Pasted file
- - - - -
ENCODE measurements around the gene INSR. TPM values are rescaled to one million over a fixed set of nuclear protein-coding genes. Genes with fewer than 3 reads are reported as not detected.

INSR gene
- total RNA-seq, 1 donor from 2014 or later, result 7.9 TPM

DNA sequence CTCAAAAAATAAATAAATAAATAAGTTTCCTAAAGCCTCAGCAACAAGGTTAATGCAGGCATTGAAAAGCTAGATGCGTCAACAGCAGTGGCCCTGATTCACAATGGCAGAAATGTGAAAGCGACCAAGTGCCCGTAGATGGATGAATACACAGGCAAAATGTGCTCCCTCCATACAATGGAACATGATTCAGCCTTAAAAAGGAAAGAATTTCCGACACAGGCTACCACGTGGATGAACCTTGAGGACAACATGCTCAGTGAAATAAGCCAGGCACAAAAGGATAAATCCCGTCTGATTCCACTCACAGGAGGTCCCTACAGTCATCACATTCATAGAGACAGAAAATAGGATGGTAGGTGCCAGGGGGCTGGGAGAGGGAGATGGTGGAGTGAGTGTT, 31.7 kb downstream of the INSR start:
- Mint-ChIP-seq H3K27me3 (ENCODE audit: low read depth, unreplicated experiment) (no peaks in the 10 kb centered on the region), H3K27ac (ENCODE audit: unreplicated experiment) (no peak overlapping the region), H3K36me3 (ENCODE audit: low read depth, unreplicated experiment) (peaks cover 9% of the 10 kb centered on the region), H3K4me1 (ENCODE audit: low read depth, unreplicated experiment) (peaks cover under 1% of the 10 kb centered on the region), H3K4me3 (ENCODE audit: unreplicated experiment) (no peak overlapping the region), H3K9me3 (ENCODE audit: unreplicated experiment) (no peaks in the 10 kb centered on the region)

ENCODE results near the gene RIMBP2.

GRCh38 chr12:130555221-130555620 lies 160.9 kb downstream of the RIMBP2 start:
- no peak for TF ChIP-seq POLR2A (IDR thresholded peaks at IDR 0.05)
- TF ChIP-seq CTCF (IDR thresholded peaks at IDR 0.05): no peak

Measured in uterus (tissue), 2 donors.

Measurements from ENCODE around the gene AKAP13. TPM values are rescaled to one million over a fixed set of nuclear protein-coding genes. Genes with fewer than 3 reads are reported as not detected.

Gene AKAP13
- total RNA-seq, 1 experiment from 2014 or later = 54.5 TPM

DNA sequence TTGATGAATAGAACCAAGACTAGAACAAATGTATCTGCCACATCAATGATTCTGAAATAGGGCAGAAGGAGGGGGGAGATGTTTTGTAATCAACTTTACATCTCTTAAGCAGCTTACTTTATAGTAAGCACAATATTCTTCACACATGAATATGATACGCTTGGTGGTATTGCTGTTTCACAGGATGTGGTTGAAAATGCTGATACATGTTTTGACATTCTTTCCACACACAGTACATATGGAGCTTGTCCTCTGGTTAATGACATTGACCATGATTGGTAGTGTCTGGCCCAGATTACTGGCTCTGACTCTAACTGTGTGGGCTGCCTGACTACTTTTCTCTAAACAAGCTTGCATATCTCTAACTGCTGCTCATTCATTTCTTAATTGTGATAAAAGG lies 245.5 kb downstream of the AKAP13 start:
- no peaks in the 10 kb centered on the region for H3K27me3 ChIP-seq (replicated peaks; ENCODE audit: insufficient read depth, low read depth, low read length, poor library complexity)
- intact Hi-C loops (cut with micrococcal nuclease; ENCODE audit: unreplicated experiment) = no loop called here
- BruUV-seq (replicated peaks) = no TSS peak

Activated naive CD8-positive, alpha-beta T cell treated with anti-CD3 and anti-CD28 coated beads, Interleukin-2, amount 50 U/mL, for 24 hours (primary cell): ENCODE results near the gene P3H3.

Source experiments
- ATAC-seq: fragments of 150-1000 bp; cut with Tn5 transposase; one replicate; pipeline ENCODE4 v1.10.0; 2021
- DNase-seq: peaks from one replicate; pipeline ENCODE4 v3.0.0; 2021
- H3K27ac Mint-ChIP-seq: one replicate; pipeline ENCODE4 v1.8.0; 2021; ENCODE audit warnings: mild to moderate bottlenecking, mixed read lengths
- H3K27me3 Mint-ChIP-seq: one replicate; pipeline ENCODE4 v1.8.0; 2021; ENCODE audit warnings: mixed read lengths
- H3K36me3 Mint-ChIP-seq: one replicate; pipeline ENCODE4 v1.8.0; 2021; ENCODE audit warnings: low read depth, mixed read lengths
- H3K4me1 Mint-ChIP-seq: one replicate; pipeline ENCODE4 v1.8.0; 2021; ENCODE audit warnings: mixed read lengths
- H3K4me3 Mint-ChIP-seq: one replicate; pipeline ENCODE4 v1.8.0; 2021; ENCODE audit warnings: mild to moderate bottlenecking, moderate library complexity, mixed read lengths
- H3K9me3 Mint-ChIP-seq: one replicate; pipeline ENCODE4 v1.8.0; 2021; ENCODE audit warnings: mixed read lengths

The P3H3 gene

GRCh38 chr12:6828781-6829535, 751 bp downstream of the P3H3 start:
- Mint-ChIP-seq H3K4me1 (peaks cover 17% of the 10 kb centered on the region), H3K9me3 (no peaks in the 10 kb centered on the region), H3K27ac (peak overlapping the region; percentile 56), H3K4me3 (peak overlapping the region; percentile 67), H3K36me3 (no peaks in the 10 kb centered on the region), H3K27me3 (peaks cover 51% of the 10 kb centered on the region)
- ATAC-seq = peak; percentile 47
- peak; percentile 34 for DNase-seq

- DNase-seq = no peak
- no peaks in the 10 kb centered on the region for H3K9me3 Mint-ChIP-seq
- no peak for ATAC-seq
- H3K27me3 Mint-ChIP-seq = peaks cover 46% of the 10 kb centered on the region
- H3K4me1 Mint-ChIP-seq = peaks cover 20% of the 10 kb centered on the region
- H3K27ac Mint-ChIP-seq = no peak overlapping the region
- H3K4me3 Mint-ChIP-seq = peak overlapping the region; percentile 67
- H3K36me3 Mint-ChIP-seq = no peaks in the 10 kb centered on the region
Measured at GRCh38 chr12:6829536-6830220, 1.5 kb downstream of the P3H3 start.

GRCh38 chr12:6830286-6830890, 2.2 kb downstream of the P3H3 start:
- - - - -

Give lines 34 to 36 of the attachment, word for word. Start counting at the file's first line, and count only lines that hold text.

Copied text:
- no peaks in the 10 kb centered on the region for H3K9me3 Mint-ChIP-seq
- no peak for ATAC-seq
- H3K27me3 Mint-ChIP-seq = peaks cover 46% of the 10 kb centered on the region